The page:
Tuesday, April 29, 2014

Writer's Don't Wanna

Yesterday I wrote about overcoming writer's block.  And then, later that day, I ran smack dab head on into writer's don't wanna.

What, you ask, is "writer's don't wanna"?  Let me explain.  I was working on my Work in Progress (WIP) which would be a fantasy/western mashup in the Adept Series universe.  After a bout of writer's block about the work, I had an idea to move forward, a great little plot twist and an explanation of why certain things happened in the novel I'd sort of not had a good explanation for, yet.  Then I decided I'd better go back and read what I'd written, all approximately 33,000 words, to ensure that nothing conflicted with my plot twist.

I got half-way through chapter two and just went "yuck."  I didn't want to do it anymore.  I didn't want to read anymore, I didn't want to edit anymore (which I was doing as I read it), I just didn't want to write.

This isn't writer's block, this is "writer's don't wanna."  And at the moment I have no words of wisdom for getting out of it.  And I'm a bit worried that if I don't want to read my work, no one else will either.  Maybe this whole fantasy/western mashup is just a bad idea and I should quit it and write something else.  Maybe I'm a lousy hack of a writer.

You see, it's fear and self-doubts again.  This is a form of writer's block.  The fear that it's NOT GOOD ENOUGH.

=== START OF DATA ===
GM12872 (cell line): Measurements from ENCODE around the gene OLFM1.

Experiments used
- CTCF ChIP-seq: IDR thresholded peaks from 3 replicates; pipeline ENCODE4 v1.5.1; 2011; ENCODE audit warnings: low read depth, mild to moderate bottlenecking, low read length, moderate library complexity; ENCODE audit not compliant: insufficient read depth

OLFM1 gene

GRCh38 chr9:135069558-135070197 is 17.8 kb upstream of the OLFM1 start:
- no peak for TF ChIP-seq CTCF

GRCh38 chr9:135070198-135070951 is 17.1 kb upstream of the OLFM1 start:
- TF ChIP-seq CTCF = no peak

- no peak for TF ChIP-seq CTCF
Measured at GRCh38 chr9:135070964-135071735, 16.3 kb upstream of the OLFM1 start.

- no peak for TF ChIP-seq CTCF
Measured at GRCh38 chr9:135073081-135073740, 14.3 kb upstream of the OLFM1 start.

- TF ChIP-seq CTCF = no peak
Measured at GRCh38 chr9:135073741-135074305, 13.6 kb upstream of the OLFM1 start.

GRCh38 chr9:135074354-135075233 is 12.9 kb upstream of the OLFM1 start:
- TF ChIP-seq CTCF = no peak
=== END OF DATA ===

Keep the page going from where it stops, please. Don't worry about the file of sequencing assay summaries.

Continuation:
The only thing I can think to do is take a break and go back and read it some more.  Keep working.  Just keep writing (as I say over and over again).  Writing requires discipline (I've said that before, too).  Your first draft will be crap, get over it and write the damn thing.

So, obviously, I need to keep writing.  And not on this blog.


Monday, April 28, 2014

Overcoming Writer's Block

I once had writer's block for two years.

Now, admittedly I was working more than full time, I was busy with other stuff so I wasn't staring at a blinking cursor for two years.  But I could not finish Hammer of Thor, my first Adept Series book for two stinking years.  I had written almost up to the climax and could not force myself to write more.  I had the climax sort of planned out (as much as I plan out any writing in advance) but could not bring myself to write it.  For two long years.

Then one day it suddenly occurred to me: my plans sucked.  I realized I had plotted out a climax that was pretty anticlimactic.  My main character, who had just spent over 100,000 words getting to this place, was going to sit back and watch it happen.  I needed to get him into the action.  And when I got that figured out, I wrote the climax and denouement in a about a week of spare time (I was still working at my day job).